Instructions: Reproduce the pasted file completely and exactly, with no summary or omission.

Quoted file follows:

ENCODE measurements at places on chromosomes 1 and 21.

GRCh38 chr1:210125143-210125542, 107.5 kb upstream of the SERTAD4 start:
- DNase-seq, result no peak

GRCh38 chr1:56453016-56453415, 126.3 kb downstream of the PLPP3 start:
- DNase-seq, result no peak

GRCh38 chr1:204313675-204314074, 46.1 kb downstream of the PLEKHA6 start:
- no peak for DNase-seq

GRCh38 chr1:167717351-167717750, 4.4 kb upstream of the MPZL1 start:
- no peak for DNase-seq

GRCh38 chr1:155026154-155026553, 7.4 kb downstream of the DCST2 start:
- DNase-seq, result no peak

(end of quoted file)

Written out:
ENCODE measurements at places on chromosomes 1 and 21.

GRCh38 chr1:210125143-210125542, 107.5 kb upstream of the SERTAD4 start:
- DNase-seq, result no peak

GRCh38 chr1:56453016-56453415, 126.3 kb downstream of the PLPP3 start:
- DNase-seq, result no peak

GRCh38 chr1:204313675-204314074, 46.1 kb downstream of the PLEKHA6 start:
- no peak for DNase-seq

GRCh38 chr1:167717351-167717750, 4.4 kb upstream of the MPZL1 start:
- no peak for DNase-seq

GRCh38 chr1:155026154-155026553, 7.4 kb downstream of the DCST2 start:
- DNase-seq, result no peak